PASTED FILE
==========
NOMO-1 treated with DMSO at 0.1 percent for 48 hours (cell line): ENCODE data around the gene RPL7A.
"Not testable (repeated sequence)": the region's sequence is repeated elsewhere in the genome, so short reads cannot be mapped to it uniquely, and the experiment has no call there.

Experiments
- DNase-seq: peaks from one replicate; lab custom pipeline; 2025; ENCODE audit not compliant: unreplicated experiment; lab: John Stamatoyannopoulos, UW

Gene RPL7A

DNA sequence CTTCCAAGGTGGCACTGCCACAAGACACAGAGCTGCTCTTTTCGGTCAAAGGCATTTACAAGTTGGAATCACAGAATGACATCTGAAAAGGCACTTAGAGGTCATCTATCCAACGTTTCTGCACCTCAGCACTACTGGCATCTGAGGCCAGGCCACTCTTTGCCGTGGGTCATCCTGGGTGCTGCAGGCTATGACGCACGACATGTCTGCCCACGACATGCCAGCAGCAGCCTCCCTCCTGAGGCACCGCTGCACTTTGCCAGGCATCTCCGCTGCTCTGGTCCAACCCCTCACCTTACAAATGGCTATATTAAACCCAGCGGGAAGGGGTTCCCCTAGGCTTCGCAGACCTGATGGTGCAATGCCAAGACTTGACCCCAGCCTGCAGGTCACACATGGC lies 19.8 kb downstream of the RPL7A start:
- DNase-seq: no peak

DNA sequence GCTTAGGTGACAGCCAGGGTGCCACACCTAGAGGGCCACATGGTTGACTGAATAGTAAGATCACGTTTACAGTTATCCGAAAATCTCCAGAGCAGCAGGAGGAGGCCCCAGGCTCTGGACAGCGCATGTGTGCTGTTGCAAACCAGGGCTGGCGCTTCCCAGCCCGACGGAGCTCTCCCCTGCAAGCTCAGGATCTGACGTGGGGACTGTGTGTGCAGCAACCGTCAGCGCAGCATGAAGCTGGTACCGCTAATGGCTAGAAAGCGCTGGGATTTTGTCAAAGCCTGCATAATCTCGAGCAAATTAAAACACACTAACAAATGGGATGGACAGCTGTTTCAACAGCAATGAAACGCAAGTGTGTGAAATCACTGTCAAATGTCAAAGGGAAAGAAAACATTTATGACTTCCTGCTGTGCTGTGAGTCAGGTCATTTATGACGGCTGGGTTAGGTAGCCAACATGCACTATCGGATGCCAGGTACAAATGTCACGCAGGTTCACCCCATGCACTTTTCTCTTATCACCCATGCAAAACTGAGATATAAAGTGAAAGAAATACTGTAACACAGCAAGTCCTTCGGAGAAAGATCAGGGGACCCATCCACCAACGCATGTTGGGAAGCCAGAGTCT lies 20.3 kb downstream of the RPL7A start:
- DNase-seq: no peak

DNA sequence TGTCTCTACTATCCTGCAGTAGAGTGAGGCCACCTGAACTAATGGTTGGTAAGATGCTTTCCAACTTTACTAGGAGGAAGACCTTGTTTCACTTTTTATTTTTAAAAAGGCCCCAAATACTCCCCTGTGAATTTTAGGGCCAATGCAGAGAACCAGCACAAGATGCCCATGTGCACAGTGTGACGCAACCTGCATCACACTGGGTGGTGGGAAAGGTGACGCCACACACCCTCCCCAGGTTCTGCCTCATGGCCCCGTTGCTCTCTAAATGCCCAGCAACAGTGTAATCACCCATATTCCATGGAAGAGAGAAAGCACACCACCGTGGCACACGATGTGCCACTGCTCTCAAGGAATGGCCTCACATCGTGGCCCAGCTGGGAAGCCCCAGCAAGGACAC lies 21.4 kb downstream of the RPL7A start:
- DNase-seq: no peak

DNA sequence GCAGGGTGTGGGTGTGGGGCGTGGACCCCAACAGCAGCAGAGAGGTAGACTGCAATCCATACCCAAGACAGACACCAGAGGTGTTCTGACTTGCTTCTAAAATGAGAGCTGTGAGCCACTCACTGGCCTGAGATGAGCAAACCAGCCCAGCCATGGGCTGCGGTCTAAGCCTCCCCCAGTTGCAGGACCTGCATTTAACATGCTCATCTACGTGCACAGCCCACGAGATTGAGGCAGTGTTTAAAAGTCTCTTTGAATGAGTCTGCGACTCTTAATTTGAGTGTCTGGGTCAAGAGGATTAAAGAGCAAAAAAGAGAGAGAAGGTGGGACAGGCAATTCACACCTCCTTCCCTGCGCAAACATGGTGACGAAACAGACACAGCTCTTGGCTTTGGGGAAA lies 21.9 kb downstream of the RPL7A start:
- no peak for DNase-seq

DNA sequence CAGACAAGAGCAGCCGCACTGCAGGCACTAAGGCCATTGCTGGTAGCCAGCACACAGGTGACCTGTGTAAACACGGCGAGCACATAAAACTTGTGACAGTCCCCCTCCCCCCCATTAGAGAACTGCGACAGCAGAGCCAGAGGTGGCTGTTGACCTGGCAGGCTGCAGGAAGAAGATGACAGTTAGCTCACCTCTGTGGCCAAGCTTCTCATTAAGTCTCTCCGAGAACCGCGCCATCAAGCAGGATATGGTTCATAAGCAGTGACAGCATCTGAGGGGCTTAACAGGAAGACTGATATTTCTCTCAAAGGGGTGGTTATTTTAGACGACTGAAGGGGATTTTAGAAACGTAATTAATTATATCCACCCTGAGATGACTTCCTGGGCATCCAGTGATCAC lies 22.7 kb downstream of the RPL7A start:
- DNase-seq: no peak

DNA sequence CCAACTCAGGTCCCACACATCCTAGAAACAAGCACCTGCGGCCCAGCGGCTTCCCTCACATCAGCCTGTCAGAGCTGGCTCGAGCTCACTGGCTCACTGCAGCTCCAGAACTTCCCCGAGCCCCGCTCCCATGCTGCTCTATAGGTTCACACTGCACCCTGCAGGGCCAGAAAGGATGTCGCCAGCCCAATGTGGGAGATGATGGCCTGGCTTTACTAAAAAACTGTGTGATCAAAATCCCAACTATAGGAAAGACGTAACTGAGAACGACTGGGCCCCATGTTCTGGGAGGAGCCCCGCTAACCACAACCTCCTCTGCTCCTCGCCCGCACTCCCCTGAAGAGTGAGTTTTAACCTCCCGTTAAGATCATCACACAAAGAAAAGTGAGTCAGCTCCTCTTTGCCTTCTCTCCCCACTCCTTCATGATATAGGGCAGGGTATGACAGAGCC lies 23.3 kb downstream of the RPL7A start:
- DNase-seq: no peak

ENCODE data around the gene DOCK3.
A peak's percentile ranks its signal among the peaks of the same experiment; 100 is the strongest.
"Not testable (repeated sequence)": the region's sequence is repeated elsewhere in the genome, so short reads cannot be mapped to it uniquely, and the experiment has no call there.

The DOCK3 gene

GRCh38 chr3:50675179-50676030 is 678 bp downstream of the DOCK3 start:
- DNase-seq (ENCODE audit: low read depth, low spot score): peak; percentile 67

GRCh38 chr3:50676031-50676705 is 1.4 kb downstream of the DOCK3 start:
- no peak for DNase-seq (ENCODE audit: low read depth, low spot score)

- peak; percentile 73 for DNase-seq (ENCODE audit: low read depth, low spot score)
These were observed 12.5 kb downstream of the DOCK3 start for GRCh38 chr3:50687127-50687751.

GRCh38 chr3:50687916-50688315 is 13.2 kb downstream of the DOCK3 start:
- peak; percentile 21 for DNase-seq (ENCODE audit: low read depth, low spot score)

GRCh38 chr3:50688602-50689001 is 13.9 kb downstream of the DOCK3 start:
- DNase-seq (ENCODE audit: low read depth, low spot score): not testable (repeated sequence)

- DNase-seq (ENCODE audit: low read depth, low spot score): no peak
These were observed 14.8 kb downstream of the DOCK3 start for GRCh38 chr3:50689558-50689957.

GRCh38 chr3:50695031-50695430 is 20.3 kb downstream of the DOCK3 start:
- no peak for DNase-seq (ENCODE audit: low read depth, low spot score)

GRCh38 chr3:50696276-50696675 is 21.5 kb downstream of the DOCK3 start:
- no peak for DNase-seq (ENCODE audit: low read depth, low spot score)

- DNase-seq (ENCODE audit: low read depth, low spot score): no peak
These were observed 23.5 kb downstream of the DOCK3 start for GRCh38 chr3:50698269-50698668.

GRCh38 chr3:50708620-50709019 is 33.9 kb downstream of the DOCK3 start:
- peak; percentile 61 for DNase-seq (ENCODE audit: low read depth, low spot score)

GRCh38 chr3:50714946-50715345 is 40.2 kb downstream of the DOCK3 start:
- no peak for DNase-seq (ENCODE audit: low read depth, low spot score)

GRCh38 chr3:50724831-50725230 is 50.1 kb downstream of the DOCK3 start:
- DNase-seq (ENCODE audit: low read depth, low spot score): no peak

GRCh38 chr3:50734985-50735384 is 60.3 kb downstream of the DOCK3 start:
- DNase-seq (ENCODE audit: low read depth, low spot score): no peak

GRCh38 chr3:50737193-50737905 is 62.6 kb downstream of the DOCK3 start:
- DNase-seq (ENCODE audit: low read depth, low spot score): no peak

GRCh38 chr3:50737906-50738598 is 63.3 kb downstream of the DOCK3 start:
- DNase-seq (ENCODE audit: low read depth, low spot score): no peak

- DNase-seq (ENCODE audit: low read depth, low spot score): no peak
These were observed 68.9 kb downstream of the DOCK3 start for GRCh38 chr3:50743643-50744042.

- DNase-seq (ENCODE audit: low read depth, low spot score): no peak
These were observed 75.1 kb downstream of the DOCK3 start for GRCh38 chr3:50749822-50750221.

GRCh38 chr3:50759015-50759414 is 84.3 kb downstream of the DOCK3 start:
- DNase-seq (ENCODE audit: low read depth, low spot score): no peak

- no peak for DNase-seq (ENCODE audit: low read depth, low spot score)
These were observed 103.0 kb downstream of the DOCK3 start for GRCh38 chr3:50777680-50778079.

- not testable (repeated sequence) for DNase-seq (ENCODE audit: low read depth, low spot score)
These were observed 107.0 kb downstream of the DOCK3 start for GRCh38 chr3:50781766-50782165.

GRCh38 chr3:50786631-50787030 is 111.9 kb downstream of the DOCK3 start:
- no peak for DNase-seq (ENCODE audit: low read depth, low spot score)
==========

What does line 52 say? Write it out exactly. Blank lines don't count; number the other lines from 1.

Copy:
- DNase-seq (ENCODE audit: low read depth, low spot score): no peak